A fully accredited two-year college of the University System of Georgia, Swainsboro based East Georgia College is home today to almost 1,200 students taking classes on Georgia Southern's campus. Since 1997, more than 2,500 students have attended East Georgia College at Statesboro (EGCS), and enrollment at EGCS has risen again this year by more than 260 students over last fall's attendance.
Even though EGCS uses Georgia Southern's classrooms for instruction, the growth in enrollment has resulted in a shortage of space for EGCS administrators and professors. Currently operating out of a renovated house located in the Campus Courtyard apartment complex, EGCS officials are looking forward to moving to their new offices on Fair Road in the renovated Southwind Plaza business complex.
"Look around, you can see that we are completely out of space," said Caroline McMillan, director of East Georgia College at Statesboro. "With three full-time staff members and 17 full-time faculty in Statesboro, we are literally using every square inch of this building, and it simply isn't enough."
East Georgia has entered into an agreement to lease almost 13,000 square feet of space in Southwind, and expects to move into their new offices in December.
"Each of our faculty will have an office, and there will be a science classroom, computer lab, academic instruction resource center, and a conference room," she said. "We are so excited about our new offices, and how it will make things so much better and convenient for both our faculty and students."
McMillan said that the vast majority of instruction will continue in Georgia Southern classrooms, and she does not expect the move to affect the relationship between the two.
In what is almost a seamless relationship, EGCS students pay technology and recreation fees to Georgia Southern allowing them to participate in cultural events, campus meal plans, intramural sports, library use, fitness extension facilities, athletic tickets, and band. Some EGCS students even live in university housing at this time. McMillan said that housing will not be available to EGCS students after spring semester when new dorm construction gets underway resulting in the demolition of some existing dorms on the university's campus.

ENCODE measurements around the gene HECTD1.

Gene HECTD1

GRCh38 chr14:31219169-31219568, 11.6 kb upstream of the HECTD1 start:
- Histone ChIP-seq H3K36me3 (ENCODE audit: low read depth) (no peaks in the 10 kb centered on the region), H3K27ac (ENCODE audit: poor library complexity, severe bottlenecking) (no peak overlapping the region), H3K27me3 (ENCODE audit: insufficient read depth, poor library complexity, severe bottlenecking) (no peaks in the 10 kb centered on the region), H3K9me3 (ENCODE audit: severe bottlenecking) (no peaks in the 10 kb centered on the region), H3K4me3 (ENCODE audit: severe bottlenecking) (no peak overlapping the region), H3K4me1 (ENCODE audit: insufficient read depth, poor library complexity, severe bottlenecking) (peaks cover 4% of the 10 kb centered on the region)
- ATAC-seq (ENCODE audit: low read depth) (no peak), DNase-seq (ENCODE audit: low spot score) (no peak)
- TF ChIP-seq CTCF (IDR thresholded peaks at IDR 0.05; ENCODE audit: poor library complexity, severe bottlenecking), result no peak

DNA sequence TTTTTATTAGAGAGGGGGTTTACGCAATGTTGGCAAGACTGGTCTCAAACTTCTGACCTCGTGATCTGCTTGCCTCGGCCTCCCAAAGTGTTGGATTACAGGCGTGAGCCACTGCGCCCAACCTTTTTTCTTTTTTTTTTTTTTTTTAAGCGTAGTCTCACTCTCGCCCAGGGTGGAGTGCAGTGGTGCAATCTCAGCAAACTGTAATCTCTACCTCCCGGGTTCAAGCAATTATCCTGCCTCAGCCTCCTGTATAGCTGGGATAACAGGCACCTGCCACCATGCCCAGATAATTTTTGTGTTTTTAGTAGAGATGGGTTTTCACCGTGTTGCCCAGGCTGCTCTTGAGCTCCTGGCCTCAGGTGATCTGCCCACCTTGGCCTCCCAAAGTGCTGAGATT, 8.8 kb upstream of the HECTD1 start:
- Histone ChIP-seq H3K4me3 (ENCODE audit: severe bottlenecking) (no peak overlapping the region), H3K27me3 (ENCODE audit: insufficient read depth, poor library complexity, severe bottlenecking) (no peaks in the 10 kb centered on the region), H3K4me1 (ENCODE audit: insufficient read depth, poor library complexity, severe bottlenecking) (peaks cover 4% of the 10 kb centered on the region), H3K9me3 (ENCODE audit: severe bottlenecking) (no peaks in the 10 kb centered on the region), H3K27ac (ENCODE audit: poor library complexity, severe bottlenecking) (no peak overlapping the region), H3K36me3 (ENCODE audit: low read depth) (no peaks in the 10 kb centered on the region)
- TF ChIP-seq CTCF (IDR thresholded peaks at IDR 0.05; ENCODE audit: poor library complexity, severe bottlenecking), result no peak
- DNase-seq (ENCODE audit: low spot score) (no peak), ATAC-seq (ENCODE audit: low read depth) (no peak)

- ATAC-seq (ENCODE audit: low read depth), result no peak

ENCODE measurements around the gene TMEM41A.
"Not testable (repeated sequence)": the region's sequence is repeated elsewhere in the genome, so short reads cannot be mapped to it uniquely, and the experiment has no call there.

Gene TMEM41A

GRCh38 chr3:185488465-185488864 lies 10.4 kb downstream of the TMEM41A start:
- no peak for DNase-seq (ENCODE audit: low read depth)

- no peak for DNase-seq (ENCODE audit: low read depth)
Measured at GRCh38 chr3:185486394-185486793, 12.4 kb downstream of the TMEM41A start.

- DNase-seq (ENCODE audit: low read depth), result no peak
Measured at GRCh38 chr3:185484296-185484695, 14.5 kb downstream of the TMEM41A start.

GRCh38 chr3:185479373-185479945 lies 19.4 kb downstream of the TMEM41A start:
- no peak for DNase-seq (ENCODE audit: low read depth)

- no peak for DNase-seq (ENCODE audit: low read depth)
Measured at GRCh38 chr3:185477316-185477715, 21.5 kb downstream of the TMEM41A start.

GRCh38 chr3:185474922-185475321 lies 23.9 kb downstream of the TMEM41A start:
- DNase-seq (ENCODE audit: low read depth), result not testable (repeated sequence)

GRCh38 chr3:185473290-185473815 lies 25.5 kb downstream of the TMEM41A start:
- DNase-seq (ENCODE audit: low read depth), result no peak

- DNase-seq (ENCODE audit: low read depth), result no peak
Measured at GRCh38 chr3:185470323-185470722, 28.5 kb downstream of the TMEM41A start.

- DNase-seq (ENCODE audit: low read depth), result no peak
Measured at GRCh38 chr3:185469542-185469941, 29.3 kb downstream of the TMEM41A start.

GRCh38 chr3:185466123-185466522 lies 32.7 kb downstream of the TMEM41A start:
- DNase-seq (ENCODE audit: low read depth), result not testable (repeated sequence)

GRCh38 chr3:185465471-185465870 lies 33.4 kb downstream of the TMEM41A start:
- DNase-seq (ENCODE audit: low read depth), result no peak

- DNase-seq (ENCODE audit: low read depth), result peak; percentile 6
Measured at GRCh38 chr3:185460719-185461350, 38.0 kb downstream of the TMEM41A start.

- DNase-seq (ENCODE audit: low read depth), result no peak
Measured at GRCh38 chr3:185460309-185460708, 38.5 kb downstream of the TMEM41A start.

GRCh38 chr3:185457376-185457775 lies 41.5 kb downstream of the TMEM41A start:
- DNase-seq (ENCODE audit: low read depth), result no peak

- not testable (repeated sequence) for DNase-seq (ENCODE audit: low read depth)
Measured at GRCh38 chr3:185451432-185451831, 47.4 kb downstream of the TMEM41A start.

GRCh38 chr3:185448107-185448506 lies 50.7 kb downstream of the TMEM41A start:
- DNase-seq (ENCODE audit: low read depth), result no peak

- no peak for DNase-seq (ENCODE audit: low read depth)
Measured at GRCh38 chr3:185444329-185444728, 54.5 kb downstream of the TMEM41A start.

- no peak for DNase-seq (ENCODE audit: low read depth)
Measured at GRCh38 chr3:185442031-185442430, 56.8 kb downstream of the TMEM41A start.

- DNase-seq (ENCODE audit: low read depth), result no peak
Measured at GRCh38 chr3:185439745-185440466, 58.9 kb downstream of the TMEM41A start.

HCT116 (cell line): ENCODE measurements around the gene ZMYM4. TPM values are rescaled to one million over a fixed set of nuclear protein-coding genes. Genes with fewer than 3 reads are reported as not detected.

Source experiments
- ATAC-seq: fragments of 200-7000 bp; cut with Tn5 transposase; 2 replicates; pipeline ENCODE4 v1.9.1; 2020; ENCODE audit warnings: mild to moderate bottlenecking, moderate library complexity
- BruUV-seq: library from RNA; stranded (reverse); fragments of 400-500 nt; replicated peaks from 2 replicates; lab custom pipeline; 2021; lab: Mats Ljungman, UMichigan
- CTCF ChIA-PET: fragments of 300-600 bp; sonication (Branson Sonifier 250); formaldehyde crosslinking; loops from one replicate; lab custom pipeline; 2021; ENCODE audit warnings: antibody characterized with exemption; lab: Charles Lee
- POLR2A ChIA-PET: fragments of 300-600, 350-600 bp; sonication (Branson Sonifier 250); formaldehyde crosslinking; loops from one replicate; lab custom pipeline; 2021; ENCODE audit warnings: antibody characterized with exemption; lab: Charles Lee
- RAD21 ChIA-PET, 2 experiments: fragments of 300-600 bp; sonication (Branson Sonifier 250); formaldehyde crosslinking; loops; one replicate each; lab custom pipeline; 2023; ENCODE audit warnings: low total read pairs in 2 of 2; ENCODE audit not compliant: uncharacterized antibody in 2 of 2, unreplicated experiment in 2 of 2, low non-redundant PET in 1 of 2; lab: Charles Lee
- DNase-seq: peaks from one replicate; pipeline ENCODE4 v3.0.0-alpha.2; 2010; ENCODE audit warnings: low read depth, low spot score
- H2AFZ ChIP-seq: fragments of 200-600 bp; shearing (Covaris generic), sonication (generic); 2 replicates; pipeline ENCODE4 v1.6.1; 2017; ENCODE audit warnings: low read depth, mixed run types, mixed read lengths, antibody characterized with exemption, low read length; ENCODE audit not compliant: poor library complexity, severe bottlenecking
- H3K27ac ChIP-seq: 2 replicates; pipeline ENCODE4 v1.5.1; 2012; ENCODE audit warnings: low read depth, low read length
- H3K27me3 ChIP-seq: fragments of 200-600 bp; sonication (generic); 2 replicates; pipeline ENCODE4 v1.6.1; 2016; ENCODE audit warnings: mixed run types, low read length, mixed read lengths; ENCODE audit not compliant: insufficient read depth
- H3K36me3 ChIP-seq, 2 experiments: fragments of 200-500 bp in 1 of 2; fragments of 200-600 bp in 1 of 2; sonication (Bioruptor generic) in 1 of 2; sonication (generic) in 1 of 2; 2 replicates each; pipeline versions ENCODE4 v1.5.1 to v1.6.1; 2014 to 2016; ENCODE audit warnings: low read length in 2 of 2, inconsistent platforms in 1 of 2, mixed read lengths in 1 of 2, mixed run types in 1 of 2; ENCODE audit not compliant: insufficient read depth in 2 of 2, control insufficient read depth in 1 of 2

Dr. Linda Bleicken, vice president academic affairs and provost of Georgia Southern University, was quick to acknowledge East Georgia's accomplishments and the positive relationship that exists between the two.
"Georgia Southern University and East Georgia College have had and continue to have a strong relationship," she said. "Our relationship dates back to the 1990s and we are certainly supportive of their efforts as they continue to grow and expand their presence in Statesboro."
East Georgia College's role has changed somewhat over the last several years according to McMillan.
"Prior to 1997, we were a feeder school to Georgia Southern," she said. "If a student was unable to get into Georgia Southern they were referred to East Georgia, formerly known as Emanuel County Junior College. Now, students can apply directly to East Georgia if that is what they want to do."
There is a clearly a demand for what East Georgia has to offer as enrollment is increasing and many students are looking at the institution has a stepping stone to higher education.
Twins, Reina and Rena Heard, recently graduated from East Georgia with two-year associate degrees in business administration. Both anticipate graduating from Georgia Southern with degrees in public relations next fall.
"It was better for me to start out at East Georgia," Reina Heard. "It was more of a homey atmosphere and one-on-one. All of our courses transferred, and we will both graduate within four years. I feel like I would have been lost had I gone to Georgia Southern right out of high school."
Heard said she never felt alienated while attending East Georgia classes on the GSU campus.
"Honestly, I felt like I was a GSU student," she said. "I got all of the benefits, and always felt welcomed."
McMillan said East Georgia's faculty works very closely with the students and is anxious for them to be successful whether it is the achievement of a two-year associate's degree or simply meeting the 30 hour (with a 2.0 GPA) requirement to transfer to Georgia Southern.
"Our faculty is dedicated to their students, and many of our faculty are very accomplished," she said.
One of the faculty members cited by McMillan is Dana Nevil, Ph.D., who recently finished serving as the chairperson of the Georgia Board of Regents' Academic Committee on English.
"The two year college's mission is focused primarily on teaching," she said. "We are not a research institution. For our students to be successful, we really need to work with them as closely as possible giving them a great deal of attention. That is what we try to do."
Kelli McGahee is an EGCS student preparing to transfer to Georgia Southern.
"I am looking forward to making the move," she said. "For me, it was smarter to start off at EGC. It felt like a small environment on a big campus, and some people just need that when they graduate from high school. It was perfect me, and now I am ready to move on."